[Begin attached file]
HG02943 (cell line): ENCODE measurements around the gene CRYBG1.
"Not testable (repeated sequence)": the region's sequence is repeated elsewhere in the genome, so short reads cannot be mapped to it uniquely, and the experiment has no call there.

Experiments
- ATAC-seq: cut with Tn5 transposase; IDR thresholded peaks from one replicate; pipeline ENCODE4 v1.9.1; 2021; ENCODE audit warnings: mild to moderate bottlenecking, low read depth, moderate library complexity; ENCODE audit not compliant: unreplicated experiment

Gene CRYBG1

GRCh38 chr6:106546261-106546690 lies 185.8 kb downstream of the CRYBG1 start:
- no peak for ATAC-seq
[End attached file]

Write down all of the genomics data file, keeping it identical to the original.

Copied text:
HG02943 (cell line): ENCODE measurements around the gene CRYBG1.
"Not testable (repeated sequence)": the region's sequence is repeated elsewhere in the genome, so short reads cannot be mapped to it uniquely, and the experiment has no call there.

Experiments
- ATAC-seq: cut with Tn5 transposase; IDR thresholded peaks from one replicate; pipeline ENCODE4 v1.9.1; 2021; ENCODE audit warnings: mild to moderate bottlenecking, low read depth, moderate library complexity; ENCODE audit not compliant: unreplicated experiment

Gene CRYBG1

GRCh38 chr6:106546261-106546690 lies 185.8 kb downstream of the CRYBG1 start:
- no peak for ATAC-seq